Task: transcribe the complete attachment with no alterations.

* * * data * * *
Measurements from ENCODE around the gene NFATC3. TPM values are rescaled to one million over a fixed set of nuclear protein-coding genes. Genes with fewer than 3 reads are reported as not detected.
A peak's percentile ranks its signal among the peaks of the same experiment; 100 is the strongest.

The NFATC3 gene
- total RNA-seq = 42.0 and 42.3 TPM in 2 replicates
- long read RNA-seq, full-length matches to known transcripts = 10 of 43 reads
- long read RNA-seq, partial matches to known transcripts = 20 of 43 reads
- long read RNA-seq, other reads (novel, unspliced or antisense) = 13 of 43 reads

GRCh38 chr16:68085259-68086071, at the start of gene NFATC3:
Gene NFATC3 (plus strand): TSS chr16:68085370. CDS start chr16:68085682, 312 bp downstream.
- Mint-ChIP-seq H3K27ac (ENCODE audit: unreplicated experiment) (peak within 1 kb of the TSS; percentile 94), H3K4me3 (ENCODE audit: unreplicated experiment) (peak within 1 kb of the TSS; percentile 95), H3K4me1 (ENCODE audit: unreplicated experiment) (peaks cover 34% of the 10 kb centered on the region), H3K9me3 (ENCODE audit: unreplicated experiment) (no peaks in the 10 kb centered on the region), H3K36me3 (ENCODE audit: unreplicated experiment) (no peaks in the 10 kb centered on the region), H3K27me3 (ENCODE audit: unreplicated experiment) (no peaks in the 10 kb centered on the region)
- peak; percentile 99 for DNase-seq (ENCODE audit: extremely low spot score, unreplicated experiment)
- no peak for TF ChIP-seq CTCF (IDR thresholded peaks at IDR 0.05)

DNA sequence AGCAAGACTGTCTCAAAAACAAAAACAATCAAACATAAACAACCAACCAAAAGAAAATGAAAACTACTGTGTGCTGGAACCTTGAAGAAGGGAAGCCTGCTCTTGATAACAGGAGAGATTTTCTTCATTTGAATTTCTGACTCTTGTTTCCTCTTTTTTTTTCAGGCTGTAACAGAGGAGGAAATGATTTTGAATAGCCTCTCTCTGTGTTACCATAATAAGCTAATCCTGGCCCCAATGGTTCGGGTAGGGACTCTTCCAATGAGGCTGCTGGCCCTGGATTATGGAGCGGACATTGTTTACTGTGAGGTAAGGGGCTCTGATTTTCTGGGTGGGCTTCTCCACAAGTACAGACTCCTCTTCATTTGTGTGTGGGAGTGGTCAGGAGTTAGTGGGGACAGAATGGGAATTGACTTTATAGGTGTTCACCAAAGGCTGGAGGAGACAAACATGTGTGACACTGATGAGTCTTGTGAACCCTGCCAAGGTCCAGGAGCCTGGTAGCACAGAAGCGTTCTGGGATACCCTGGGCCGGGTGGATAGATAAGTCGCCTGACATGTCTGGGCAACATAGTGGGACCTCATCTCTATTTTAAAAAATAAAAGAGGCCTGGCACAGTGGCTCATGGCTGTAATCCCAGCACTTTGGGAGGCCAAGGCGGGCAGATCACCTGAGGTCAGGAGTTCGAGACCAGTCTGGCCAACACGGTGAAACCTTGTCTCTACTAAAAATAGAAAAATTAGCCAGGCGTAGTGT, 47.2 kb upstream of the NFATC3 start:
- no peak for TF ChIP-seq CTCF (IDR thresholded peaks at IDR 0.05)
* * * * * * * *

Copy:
Measurements from ENCODE around the gene NFATC3. TPM values are rescaled to one million over a fixed set of nuclear protein-coding genes. Genes with fewer than 3 reads are reported as not detected.
A peak's percentile ranks its signal among the peaks of the same experiment; 100 is the strongest.

The NFATC3 gene
- total RNA-seq = 42.0 and 42.3 TPM in 2 replicates
- long read RNA-seq, full-length matches to known transcripts = 10 of 43 reads
- long read RNA-seq, partial matches to known transcripts = 20 of 43 reads
- long read RNA-seq, other reads (novel, unspliced or antisense) = 13 of 43 reads

GRCh38 chr16:68085259-68086071, at the start of gene NFATC3:
Gene NFATC3 (plus strand): TSS chr16:68085370. CDS start chr16:68085682, 312 bp downstream.
- Mint-ChIP-seq H3K27ac (ENCODE audit: unreplicated experiment) (peak within 1 kb of the TSS; percentile 94), H3K4me3 (ENCODE audit: unreplicated experiment) (peak within 1 kb of the TSS; percentile 95), H3K4me1 (ENCODE audit: unreplicated experiment) (peaks cover 34% of the 10 kb centered on the region), H3K9me3 (ENCODE audit: unreplicated experiment) (no peaks in the 10 kb centered on the region), H3K36me3 (ENCODE audit: unreplicated experiment) (no peaks in the 10 kb centered on the region), H3K27me3 (ENCODE audit: unreplicated experiment) (no peaks in the 10 kb centered on the region)
- peak; percentile 99 for DNase-seq (ENCODE audit: extremely low spot score, unreplicated experiment)
- no peak for TF ChIP-seq CTCF (IDR thresholded peaks at IDR 0.05)

DNA sequence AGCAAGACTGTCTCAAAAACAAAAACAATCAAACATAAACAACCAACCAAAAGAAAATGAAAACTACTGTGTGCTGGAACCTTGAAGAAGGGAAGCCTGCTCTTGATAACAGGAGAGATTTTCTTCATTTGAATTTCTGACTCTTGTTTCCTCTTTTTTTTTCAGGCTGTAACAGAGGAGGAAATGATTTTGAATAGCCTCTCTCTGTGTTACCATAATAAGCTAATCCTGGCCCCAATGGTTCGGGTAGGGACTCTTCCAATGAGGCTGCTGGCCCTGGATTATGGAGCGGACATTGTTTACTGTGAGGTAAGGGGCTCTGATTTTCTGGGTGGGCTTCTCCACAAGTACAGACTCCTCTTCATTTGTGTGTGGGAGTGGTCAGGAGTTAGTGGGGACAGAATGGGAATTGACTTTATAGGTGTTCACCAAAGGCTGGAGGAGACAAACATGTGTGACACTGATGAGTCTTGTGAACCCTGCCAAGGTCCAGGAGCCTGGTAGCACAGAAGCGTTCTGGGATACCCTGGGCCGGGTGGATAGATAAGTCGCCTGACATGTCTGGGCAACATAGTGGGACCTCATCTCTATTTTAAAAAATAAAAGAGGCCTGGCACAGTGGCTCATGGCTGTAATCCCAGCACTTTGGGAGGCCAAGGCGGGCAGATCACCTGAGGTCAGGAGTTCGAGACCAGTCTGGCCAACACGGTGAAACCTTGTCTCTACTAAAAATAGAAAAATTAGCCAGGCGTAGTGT, 47.2 kb upstream of the NFATC3 start:
- no peak for TF ChIP-seq CTCF (IDR thresholded peaks at IDR 0.05)